Mr. Speaker, we are in the process of debating Bill C-46.
Our party will support the bill at second reading, because we want to go further. We feel this is a good step forward, but we must continue because we dream of a country that, like Sweden, Denmark and Finland, is capable of living with clean energies, which serve people well and reduce the harmful effects of pollution.
We are saying that this bill is a step forward, but a lot of proposals and amendments will be necessary in order to make it a really good bill. Bill C-46 leaves a great deal of leeway for politically motivated decisions and secret agreements between pipeline operators and the National Energy Board.
I am a member of the Standing Joint Committee on the Scrutiny of Regulations, and we can see that sometimes many things are left up to the ministers, who will end up making regulations. In some cases, they do not necessarily keep to the intent of the law. I would therefore prefer to have a bill that is clearly drafted and leaves no grey areas. Unfortunately, this is not the case with this bill. It is a little bit too general for my taste.
This bill does not necessarily include absolute liability for gas companies and other non-oil pipeline operators or for small-scale oil pipeline companies. This will also be established through future regulations or by cabinet. However, cabinet is the executive branch. Cabinet is not the legislative branch. Here again, partisan politics will be at play. It is a very sensitive area.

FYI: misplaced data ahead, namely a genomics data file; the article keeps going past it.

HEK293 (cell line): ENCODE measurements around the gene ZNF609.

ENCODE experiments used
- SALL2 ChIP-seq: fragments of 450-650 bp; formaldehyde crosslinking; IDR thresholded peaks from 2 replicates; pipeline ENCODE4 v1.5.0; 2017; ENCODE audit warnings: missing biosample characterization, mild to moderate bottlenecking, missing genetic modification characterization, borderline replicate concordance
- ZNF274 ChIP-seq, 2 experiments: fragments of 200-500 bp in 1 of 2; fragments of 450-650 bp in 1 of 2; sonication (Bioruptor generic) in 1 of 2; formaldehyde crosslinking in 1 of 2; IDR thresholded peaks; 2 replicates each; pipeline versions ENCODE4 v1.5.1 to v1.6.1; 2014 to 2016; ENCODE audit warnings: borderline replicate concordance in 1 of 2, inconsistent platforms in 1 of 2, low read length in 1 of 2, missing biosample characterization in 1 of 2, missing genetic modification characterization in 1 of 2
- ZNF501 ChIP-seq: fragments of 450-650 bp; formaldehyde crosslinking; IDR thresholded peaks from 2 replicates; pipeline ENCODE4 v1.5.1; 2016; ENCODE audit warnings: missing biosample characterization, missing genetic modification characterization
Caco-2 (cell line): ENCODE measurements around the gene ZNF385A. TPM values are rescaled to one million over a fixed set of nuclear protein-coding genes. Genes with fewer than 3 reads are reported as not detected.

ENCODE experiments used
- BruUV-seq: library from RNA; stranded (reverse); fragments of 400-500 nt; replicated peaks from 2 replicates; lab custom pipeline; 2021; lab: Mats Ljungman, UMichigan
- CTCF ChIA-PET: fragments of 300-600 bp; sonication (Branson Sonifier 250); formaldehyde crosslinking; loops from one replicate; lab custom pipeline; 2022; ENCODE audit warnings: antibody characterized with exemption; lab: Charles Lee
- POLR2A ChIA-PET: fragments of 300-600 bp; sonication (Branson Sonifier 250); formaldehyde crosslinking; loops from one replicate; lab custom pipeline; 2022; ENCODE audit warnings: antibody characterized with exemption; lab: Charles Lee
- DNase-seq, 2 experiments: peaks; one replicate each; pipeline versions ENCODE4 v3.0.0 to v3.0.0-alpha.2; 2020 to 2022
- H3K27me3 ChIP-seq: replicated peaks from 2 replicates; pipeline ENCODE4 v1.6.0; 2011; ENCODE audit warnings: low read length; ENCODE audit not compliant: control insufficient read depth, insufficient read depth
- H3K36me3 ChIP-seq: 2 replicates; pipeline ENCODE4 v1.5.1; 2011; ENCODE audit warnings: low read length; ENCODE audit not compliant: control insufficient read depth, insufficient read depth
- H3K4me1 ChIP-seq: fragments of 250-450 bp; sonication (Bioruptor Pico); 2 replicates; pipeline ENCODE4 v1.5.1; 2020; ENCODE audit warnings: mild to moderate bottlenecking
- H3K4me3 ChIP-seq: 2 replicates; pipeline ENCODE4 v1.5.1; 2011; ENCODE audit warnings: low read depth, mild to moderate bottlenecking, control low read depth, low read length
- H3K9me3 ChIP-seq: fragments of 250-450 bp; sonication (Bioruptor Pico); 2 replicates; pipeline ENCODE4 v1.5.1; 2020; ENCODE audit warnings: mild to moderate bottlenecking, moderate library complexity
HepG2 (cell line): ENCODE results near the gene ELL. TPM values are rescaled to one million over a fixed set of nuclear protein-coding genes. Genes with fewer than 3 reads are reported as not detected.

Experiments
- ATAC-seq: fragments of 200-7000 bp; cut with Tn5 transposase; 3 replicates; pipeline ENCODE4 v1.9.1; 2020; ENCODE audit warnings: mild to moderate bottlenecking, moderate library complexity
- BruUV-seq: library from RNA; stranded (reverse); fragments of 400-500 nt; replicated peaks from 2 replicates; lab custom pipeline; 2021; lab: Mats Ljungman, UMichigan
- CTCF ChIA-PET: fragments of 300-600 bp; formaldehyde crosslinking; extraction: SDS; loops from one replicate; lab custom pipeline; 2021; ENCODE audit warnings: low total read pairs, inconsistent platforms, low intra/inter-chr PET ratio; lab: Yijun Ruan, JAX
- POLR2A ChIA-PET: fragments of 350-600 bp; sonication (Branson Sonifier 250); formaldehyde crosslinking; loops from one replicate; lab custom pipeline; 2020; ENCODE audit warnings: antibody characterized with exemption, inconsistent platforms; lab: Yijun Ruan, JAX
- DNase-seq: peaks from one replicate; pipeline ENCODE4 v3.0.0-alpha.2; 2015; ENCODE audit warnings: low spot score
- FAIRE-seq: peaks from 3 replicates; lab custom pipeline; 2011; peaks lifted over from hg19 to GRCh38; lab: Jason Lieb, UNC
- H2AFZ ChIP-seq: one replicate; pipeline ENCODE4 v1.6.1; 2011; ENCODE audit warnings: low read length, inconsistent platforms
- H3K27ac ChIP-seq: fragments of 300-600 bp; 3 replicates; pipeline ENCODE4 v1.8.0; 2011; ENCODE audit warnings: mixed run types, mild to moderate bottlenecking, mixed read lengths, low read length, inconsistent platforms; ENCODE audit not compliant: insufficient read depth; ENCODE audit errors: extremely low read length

For us, as members of the NDP, it is important to begin by making it mandatory for companies to be liable for what they do to the environment. We are well aware that they are transporting raw materials by the means they have available to them, that is, pipelines, trains and so forth. There is always a risk. However, safety is fundamental and Canadians must be reassured. We feel that Canada must take measures to ensure that natural resources, these resources that are so dangerous, are developed and transported safely, because we must protect our constituents. Communities must be consulted and engaged in a meaningful way.
We always keep in mind what happened in Lac-Mégantic. Last weekend, we learned that there was another accident involving the transportation of oil and that a fire was caused. Fortunately, this time, no one was killed. However, it is frightening. We talk a lot about security in our country, but this is also a security issue.